as standardized light sources - **calibrated candles** - led to the
observational discovery of dark energy by two groups in 1998
(Riess et al. 1998, Perlmutter et al. 1999).

Measurement of the characteristic angle corresponding to the peak of the cosmic microwave background temperature fluctuation power, the acoustic peak scale, served as a calibrated ruler when combined with the overall scale of the universe given by the Hubble constant \(H_0\ ,\) and by 2003 strongly supported the picture of an accelerating universe (Spergel et al. 2003). Use of the acoustic peak scale as imprinted in the pattern of galaxies, called baryon acoustic oscillations, began to give results in 2005, in further corroboration (Eisenstein et al. 2005).

Accelerated expansion can be indirectly measured through its
effect on the growth of large scale structures of matter, the
formation and evolution of galaxies and clusters of galaxies.
Comparing the observed statistical pattern to that from computer
simulations shows that models with dark energy provide much
better matches than those without. The recent accelerated
expansion of space suppresses the growth due to gravitational
attraction, forcing structure to have formed earlier to match
the current pattern. This early growth and later slowdown should
be measurable through the abundance of clusters of various masses at
different epochs, the cluster mass function, although the
processes of galaxy formation and astrophysical effects are not
yet well enough understood to use this robustly. Such a slowdown
in growth is seen in the decay of cluster gravitational potentials
as measured by the integrated Sachs-Wolfe effect; observations give
modest evidence for a breakdown in matter domination, if not
pointing in detail toward acceleration. The evolution
of growth can be measured through the influence of the evolving
gravitational potentials of massive structures on light passing
by - this slight deflection and distortion of shapes of distant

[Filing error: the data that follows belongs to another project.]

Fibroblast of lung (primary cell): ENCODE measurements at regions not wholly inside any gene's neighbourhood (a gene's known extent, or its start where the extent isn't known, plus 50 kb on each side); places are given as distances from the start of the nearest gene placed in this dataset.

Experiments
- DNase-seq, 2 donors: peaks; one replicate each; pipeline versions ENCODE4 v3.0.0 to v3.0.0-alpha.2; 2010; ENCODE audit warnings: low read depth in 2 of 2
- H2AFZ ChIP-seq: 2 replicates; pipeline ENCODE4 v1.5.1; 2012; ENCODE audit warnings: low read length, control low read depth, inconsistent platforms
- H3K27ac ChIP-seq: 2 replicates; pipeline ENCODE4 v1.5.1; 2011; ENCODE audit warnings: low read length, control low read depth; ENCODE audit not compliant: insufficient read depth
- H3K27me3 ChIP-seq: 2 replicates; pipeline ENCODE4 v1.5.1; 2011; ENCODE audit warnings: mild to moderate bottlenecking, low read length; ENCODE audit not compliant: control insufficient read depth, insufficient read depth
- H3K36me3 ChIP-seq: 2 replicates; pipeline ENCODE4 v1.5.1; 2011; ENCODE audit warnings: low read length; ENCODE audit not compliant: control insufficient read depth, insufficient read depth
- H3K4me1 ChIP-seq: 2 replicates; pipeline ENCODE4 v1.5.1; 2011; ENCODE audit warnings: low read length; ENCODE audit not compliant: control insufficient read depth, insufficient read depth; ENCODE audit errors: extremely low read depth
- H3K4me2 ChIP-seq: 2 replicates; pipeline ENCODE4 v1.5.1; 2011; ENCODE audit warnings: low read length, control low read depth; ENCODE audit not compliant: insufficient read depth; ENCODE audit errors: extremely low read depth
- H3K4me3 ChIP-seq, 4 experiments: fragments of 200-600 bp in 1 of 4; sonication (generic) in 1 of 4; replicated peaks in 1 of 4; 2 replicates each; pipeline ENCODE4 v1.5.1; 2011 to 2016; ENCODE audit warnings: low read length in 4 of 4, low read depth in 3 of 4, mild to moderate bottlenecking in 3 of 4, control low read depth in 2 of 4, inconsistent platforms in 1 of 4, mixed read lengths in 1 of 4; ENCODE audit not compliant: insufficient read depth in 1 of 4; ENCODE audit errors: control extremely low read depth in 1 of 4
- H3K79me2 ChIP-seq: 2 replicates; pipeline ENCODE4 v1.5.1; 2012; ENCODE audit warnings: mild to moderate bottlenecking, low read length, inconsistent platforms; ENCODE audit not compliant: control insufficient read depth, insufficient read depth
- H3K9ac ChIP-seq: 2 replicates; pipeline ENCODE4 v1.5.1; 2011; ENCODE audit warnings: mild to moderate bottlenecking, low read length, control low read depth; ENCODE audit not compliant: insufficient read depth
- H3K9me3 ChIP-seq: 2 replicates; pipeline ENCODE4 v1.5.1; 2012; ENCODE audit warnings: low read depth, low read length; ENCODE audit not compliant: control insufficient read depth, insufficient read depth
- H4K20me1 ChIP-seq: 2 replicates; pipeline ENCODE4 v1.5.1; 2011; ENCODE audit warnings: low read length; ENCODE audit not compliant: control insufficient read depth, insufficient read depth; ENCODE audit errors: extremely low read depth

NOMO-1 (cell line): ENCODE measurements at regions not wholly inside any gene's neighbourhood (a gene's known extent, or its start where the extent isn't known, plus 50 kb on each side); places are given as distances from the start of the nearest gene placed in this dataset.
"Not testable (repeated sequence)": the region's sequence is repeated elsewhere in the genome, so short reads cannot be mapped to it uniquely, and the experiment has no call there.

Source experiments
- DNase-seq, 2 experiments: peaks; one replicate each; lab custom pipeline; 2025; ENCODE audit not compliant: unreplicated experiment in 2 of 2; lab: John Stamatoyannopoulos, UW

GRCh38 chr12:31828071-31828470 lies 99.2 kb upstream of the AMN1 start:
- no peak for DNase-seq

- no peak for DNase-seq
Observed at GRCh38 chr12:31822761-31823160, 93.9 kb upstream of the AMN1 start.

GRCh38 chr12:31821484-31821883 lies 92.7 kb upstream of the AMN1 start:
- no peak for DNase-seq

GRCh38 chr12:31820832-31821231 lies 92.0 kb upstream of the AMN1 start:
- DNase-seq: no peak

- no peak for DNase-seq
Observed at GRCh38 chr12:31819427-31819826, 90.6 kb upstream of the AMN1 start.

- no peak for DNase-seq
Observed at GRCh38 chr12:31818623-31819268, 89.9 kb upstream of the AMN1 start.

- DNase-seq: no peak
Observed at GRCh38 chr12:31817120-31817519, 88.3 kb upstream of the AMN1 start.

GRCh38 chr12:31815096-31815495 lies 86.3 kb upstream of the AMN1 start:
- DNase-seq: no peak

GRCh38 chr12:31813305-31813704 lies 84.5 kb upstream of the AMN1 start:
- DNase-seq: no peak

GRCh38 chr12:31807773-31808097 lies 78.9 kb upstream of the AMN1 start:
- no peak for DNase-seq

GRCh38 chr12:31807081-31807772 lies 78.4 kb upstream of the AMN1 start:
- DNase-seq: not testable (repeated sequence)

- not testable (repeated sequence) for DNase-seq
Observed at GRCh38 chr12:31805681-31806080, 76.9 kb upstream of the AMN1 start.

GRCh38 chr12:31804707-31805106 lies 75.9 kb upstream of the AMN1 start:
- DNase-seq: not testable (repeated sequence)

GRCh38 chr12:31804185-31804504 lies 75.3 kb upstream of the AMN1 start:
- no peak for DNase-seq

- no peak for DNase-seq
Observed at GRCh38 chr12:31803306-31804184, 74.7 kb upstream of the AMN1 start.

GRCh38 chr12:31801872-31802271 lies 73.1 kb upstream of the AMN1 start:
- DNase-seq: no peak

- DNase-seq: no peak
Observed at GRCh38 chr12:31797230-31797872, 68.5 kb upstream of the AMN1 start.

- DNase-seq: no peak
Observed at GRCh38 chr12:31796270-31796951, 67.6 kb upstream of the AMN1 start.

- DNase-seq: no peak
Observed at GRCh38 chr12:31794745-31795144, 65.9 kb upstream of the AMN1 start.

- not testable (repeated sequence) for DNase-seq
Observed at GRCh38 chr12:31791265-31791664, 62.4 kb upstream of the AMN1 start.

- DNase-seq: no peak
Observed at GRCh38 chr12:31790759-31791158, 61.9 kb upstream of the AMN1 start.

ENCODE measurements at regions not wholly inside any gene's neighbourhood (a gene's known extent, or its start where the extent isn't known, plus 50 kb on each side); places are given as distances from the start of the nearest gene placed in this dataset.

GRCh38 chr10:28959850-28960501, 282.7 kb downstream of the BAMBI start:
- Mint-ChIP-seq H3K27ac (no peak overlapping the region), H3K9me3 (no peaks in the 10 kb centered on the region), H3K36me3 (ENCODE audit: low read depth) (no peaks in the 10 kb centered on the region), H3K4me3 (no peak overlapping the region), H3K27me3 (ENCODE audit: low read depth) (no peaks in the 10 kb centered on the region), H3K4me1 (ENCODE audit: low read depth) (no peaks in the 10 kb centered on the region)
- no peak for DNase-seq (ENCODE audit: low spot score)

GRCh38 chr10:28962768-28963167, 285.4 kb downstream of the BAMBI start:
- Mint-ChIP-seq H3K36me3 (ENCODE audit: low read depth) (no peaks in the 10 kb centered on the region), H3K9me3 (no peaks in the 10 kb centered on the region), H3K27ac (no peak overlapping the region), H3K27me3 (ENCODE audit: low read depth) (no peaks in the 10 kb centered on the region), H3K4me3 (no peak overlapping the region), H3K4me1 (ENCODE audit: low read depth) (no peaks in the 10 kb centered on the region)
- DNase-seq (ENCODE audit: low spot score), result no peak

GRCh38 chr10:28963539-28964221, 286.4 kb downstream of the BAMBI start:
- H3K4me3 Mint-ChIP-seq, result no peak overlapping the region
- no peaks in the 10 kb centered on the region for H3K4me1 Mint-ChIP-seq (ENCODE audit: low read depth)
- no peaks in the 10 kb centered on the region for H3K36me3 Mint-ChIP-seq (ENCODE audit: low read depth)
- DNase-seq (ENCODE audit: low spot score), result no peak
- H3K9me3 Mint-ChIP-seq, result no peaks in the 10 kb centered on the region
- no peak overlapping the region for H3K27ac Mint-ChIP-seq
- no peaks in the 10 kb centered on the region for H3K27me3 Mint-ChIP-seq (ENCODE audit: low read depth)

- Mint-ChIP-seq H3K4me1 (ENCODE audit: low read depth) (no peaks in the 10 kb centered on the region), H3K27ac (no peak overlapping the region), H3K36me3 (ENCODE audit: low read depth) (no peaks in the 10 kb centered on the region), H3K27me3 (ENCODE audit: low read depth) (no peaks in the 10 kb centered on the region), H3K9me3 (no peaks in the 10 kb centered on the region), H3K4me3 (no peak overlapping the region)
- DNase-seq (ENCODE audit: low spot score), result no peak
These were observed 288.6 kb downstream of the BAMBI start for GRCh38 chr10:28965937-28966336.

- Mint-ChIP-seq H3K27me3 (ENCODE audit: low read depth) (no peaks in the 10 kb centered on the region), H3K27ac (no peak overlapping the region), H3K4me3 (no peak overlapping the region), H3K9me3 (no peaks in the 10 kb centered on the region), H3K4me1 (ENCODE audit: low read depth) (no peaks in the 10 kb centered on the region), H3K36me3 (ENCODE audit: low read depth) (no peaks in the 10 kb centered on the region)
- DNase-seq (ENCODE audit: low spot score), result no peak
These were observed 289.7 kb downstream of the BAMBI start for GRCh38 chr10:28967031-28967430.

sources is called **weak gravitational lensing**.
The statistical effects of weak lensing were measured in 2000 and
are consistent with, but do not yet independently constrain,
accelerating expansion.

## Probing dark energy

Measurements as of 2008, with the greatest weight coming from the
combination of supernovae with either cosmic microwave background
or baryon acoustic oscillation data, show that dark energy makes
up \(72\pm3\%\) of the total energy density of the universe,
and its equation of state averaged over the last 7 billion years
is \(w=-1.00\pm0.1\) (Kowalski et al. 2008).
This is consistent with the simplest picture, the
cosmological constant, but also with a great many scenarios of
time varying dark energy or extended gravity theories. For the
future, various ground based projects are in the works and being planned
and a space telescope dedicated to exploring dark energy is being
developed, called the **Joint Dark Energy Mission**.

Combining multiple, complementary techniques is regarded as essential for checking for systematic errors in the data and its analysis, for breaking degeneracies between cosmological parameters such as the dark energy density and its equation of state, and for testing the physical origin of the acceleration. Geometric measurements such as distances that probe purely the expansion history can be compared to large scale structure measurements such as gravitational lensing that probe the mass growth history. Distinguishing between a physical dark energy and an extension of the laws of gravitation requires data from both these different classes of measurements.

Probing dark energy is regarded with such import because dark energy in turn probes the foundations of physics - either the nature of the quantum vacuum, the nature of gravity and spacetime, or their unification. By dominating the cosmic energy density dark energy determines the fate of the universe; continued acceleration would lead to an ever less dense and colder universe, with the horizon of the visible universe closing in around each observer, leaving observers in a truly dark universe.

## References

- Eisenstein D.J. et al. (2005) Detection of the Baryon Acoustic Peak in the Large-Scale Correlation Function of SDSS Luminous Red Galaxies. Astrophys. J. 633:560-574

- Kowalski M. et al. (2008) Improved Cosmological Constraints from New, Old, and Combined Supernova Datasets. Astrophys. J.686, 749

- Perlmutter S. et al. (1999) Measurements of Omega and Lambda from 42 High-Redshift Supernovae. Astrophys. J. 517:565-586

- Riess A.G. et al. (1998) Observational Evidence from Supernovae for an Accelerating Universe and a Cosmological Constant. Astron. J. 116:1009-1038

- Spergel D.N. et al. (2003) First-Year Wilkinson Microwave Anisotropy Probe (WMAP) Observations: Determination of Cosmological Parameters. Astrophys. J. Suppl. 148:175-194

## Recommended reading

- Linder E.V. (2008) Resource Letter on Dark Energy and the Accelerating Universe. Am. J. Phys. 76, 197-204, arXiv:0705.4102

- Perlmutter S. and Schmidt B.P. (2003) Measuring Cosmology with Supernovae, Lect. Notes Phys. 598:195-217 arXiv.org

- Riess A.G. and Turner M.S. (2004) From Slowdown to Speedup. Sci. Am. 290:62-67